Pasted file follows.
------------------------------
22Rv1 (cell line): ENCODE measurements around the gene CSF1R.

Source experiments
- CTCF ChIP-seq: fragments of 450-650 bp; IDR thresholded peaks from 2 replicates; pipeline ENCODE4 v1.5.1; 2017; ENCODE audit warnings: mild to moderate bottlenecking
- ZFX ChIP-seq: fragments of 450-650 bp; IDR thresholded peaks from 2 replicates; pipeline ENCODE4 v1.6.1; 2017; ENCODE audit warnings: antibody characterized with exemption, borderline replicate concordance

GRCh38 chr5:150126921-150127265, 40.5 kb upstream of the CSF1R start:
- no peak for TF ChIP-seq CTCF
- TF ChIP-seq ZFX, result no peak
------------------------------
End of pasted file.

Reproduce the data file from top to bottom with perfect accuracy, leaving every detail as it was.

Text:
22Rv1 (cell line): ENCODE measurements around the gene CSF1R.

Source experiments
- CTCF ChIP-seq: fragments of 450-650 bp; IDR thresholded peaks from 2 replicates; pipeline ENCODE4 v1.5.1; 2017; ENCODE audit warnings: mild to moderate bottlenecking
- ZFX ChIP-seq: fragments of 450-650 bp; IDR thresholded peaks from 2 replicates; pipeline ENCODE4 v1.6.1; 2017; ENCODE audit warnings: antibody characterized with exemption, borderline replicate concordance

GRCh38 chr5:150126921-150127265, 40.5 kb upstream of the CSF1R start:
- no peak for TF ChIP-seq CTCF
- TF ChIP-seq ZFX, result no peak